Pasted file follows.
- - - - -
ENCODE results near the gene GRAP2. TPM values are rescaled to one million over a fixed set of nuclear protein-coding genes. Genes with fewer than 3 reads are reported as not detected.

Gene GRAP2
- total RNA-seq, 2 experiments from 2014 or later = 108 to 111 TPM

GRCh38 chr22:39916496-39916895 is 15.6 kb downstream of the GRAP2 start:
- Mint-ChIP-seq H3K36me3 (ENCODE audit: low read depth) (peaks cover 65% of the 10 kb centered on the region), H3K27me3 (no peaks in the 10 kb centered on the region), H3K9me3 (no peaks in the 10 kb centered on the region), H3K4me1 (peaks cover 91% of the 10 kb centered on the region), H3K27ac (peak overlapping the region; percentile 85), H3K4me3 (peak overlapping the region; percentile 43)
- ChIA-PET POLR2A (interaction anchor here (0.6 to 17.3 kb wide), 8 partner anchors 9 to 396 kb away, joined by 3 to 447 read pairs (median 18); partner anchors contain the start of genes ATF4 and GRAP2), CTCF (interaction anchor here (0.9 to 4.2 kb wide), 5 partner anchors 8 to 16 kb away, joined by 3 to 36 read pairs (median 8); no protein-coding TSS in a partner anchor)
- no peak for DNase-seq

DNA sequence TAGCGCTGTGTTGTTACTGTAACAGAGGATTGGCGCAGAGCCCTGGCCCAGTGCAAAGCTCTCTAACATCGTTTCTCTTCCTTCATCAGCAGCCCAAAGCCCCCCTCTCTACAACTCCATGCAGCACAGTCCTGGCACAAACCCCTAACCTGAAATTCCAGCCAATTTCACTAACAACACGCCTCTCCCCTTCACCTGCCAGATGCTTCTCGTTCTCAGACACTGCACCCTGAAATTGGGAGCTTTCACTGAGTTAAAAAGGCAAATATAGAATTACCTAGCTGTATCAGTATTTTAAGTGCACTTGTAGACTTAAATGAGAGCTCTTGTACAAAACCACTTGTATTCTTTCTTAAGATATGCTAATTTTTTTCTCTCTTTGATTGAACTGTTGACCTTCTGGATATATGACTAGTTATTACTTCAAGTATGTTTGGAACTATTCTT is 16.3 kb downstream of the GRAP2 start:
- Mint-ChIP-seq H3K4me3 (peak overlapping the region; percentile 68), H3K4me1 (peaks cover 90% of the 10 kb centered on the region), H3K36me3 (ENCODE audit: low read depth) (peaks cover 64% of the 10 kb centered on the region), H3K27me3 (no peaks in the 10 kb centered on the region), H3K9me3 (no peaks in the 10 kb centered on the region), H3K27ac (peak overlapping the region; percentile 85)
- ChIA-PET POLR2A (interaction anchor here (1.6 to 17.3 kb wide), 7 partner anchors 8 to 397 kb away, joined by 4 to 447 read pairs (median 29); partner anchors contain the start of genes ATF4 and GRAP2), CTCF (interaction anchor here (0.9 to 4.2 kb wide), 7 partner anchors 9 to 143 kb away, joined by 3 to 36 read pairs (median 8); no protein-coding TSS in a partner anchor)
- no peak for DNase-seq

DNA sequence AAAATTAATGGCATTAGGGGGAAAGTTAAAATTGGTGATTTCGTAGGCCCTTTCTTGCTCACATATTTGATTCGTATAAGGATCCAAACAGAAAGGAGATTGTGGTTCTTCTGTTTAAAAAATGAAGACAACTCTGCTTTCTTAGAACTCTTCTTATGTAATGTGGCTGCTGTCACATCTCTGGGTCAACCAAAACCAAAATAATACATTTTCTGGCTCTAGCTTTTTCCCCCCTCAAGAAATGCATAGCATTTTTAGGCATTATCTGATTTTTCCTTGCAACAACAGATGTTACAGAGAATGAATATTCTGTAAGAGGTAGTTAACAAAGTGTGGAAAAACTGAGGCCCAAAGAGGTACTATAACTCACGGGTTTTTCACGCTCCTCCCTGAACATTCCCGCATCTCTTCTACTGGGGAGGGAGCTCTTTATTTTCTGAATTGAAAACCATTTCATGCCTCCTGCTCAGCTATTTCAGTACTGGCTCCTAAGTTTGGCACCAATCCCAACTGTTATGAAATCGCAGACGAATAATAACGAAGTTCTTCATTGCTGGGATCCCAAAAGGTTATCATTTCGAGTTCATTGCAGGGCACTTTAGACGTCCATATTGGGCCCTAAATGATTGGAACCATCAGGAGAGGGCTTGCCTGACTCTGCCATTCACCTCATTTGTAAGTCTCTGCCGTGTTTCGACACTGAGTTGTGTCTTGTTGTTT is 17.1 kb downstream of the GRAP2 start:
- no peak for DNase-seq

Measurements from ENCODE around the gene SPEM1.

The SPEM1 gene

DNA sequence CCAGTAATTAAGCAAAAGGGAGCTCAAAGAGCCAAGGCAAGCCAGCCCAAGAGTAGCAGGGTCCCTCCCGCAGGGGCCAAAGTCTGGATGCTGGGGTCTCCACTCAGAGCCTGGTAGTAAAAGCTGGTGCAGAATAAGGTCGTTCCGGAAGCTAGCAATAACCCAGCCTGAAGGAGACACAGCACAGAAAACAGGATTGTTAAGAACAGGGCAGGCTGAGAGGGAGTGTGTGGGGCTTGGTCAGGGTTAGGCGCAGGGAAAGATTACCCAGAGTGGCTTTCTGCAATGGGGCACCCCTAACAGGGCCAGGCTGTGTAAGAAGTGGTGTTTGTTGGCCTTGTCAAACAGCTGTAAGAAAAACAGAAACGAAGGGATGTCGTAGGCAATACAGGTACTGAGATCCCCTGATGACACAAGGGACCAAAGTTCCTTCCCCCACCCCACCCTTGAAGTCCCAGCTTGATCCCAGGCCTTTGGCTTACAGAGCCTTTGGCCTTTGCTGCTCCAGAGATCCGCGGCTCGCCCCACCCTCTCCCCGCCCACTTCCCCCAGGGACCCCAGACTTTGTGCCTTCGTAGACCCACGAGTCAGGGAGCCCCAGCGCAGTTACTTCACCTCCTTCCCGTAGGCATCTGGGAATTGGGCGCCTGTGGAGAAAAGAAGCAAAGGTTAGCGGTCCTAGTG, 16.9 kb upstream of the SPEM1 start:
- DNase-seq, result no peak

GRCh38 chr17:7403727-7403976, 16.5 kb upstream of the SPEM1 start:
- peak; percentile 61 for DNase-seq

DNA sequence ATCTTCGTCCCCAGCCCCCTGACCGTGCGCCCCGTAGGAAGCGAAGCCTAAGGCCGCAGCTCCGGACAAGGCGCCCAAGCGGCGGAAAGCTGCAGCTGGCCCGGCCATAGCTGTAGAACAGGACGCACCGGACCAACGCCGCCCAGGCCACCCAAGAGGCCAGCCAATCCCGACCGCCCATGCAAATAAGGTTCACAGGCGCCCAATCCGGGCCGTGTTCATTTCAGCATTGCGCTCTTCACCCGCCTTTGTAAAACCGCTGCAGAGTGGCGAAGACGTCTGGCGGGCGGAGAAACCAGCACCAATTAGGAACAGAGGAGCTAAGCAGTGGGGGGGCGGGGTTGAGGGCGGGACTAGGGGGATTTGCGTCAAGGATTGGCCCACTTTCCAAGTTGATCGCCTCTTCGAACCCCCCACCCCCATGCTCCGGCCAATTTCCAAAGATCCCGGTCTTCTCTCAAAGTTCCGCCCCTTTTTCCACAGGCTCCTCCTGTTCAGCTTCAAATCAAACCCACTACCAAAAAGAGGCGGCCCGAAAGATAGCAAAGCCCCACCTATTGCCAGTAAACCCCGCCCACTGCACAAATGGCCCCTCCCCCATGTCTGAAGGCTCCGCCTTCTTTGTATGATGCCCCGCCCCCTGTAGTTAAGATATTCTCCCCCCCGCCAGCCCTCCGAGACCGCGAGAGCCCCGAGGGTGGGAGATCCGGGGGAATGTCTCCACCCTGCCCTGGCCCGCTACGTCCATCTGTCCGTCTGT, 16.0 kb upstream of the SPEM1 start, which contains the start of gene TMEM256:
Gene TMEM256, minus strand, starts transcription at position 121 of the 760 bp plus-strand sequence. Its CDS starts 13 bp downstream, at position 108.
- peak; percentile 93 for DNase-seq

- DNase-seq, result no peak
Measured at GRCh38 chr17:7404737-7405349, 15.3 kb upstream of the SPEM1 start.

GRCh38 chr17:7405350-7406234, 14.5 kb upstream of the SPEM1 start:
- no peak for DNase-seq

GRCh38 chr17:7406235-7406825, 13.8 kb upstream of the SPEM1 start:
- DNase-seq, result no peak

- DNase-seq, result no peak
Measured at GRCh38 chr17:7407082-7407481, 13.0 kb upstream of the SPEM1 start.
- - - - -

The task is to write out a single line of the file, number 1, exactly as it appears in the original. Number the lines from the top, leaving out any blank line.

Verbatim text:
ENCODE results near the gene GRAP2. TPM values are rescaled to one million over a fixed set of nuclear protein-coding genes. Genes with fewer than 3 reads are reported as not detected.